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Scandinavian Late Iron Age gold foil figures through the lens of intra-action
Ing-Marie Back Danielsson

This chapter discusses minuscule gold foil figures from the Scandinavian Late Iron Age and demonstrates how the figures are continuously in the making, rather than being still representations of gods. In the past, the figures’ affectual qualities, such as their small size, their shininess and their human-like and foldable character, invited play and experimentation, stressing the figures’ ongoing-ness. Equally, their capacities to be simultaneously image, object and component allowed them to be reconfigured into new arrangements, stressing their fractal, emerging and open-ended character. By contrast, in the present, they become ‘victims’ of representationalist thought, through the framing and boundary making practices set up by for instance museums, keeping the figures in complete motionlessness. Instead, it is only through the help of different apparatuses (digital photography, copying etc.), that they become generative and are in the making in the present, stressing that we today to a greater extent deal with gold foil figures’ hauntology, rather than their ontology.

in Images in the making
Art, process, archaeology

This book presents a study of material images and asks how an appreciation of the making and unfolding of images and art alters archaeological accounts of prehistoric and historic societies. With contributions focusing on case studies including prehistoric Britain, Scandinavia, Iberia, the Americas and Dynastic Egypt, and including contemporary reflections on material images, it makes a novel contribution to ongoing debates relating to archaeological art and images. The book offers a New Materialist analysis of archaeological imagery, with an emphasis on considering the material character of images and their making and unfolding. The book reassesses the predominantly representational paradigm of archaeological image analysis and argues for the importance of considering the ontology of images. It considers images as processes or events and introduces the verb ‘imaging’ to underline the point that images are conditions of possibility that draw together differing aspects of the world. The book is divided into three sections: ‘Emergent images’, which focuses on practices of making; ‘Images as process’, which examines the making and role of images in prehistoric societies; and ‘Unfolding images’, which focuses on how images change as they are made and circulated. The book features contributions from archaeologists, Egyptologists, anthropologists and artists. The contributors to the book highlight the multiple role of images in prehistoric and historic societies, demonstrating that archaeologists need to recognise the dynamic and changeable character of images.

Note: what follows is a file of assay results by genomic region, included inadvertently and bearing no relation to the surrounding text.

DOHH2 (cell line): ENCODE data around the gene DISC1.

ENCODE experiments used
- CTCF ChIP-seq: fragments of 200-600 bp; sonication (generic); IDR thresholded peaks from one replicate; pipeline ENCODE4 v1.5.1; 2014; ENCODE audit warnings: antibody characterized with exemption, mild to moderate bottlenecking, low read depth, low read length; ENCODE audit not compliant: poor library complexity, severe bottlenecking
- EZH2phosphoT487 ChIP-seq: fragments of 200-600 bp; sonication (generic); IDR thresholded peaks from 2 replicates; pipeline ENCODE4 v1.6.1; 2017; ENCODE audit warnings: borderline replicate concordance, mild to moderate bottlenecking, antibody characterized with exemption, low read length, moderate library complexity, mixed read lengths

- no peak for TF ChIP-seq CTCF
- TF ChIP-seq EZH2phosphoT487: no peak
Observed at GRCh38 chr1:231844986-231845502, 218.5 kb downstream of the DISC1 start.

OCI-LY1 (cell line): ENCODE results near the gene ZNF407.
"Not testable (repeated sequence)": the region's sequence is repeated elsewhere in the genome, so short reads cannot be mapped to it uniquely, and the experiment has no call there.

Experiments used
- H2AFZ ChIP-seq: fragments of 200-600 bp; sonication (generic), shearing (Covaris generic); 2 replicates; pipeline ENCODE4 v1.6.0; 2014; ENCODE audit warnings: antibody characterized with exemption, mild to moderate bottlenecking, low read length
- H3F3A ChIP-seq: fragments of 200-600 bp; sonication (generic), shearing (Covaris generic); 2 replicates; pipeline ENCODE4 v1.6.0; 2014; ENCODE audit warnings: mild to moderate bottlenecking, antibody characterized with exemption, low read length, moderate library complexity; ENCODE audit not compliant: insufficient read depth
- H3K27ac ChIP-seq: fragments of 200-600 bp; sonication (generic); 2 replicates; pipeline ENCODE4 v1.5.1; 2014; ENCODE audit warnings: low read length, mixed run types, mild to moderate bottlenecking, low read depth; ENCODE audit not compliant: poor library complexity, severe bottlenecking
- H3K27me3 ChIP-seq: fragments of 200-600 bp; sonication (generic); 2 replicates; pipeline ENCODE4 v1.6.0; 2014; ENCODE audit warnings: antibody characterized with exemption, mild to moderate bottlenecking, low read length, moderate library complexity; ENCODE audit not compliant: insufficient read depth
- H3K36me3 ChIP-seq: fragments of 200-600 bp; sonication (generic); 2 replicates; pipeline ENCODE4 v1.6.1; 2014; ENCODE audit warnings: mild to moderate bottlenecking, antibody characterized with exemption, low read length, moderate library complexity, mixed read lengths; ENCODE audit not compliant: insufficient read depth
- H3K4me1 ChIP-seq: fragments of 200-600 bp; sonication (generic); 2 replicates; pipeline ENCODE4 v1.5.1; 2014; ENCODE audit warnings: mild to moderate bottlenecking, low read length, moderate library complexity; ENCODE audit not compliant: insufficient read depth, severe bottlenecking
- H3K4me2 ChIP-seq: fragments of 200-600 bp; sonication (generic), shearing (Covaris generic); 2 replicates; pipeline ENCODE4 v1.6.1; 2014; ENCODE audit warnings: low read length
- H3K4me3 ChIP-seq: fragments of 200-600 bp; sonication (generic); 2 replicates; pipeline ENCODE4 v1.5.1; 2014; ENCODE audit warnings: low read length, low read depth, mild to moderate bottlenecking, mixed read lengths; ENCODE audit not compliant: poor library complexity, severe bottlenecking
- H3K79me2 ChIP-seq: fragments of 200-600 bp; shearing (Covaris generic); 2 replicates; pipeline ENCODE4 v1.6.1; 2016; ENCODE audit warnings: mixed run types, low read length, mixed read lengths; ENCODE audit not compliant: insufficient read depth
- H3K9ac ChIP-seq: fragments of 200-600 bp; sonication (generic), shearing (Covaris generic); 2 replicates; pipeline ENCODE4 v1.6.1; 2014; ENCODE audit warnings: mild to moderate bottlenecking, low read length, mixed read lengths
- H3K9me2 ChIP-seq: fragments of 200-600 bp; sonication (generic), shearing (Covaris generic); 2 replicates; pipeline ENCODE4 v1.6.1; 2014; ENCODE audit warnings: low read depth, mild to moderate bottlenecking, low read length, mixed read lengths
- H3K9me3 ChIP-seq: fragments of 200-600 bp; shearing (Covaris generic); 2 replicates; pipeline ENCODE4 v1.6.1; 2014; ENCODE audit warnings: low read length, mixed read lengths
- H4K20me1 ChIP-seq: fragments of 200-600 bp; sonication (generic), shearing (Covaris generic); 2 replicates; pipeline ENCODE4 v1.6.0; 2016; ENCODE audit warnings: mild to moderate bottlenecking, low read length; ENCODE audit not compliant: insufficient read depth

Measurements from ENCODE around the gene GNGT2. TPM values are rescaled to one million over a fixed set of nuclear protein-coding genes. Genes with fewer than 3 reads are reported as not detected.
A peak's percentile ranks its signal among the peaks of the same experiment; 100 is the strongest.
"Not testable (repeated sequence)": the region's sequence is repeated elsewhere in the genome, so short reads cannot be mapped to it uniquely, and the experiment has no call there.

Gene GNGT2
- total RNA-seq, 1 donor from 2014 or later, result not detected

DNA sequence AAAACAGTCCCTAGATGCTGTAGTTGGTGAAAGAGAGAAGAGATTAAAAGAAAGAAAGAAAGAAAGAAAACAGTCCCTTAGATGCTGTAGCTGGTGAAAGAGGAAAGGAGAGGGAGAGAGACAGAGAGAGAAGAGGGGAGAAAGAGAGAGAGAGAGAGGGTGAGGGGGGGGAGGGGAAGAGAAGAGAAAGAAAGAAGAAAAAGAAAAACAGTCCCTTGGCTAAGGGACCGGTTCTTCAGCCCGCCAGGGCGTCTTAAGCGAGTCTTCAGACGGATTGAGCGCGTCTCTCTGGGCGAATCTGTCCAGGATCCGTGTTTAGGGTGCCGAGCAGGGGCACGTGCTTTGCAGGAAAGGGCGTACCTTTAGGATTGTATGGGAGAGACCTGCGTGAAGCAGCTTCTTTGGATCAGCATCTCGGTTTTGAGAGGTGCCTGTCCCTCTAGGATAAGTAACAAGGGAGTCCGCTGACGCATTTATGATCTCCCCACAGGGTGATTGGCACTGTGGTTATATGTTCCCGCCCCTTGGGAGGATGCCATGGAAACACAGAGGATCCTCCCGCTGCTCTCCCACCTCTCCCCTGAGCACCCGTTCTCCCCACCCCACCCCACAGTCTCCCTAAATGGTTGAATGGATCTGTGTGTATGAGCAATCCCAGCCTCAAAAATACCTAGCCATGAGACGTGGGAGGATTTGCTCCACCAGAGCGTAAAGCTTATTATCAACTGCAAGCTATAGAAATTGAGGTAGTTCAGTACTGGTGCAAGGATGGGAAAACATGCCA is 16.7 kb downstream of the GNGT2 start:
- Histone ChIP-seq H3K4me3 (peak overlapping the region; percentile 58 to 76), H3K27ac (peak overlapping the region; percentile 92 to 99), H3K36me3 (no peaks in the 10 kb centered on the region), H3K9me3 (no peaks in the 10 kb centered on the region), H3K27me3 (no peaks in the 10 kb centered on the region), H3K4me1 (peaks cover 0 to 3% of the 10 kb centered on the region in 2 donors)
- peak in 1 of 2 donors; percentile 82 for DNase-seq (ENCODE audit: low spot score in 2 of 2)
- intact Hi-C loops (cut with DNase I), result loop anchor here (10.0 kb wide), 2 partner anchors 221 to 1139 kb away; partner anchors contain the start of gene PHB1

Abstract only
Ing-Marie Back Danielsson and Andrew Meirion Jones

In the book’s introductory chapter long-held assumptions concerning archaeological art and images are addressed and challenged, particularly representationalism, and new ways to approach and understand them are offered. Specifically, it is argued that art and images continuously emerge in processes of making and engagement, both in the past and in the present. Hence, art and images are always in motion, multiple and unfolding, and the Introduction thus stresses the importance of considering the ontology of images. The chapter introduces the verb ‘imaging’ to underline the point that images are conditions of possibility that draw together differing aspects of the world. It is also demonstrated that images, as ongoing events, encompass and realise affects, and the significance of experimental play in processes of making is equally underlined.

in Images in the making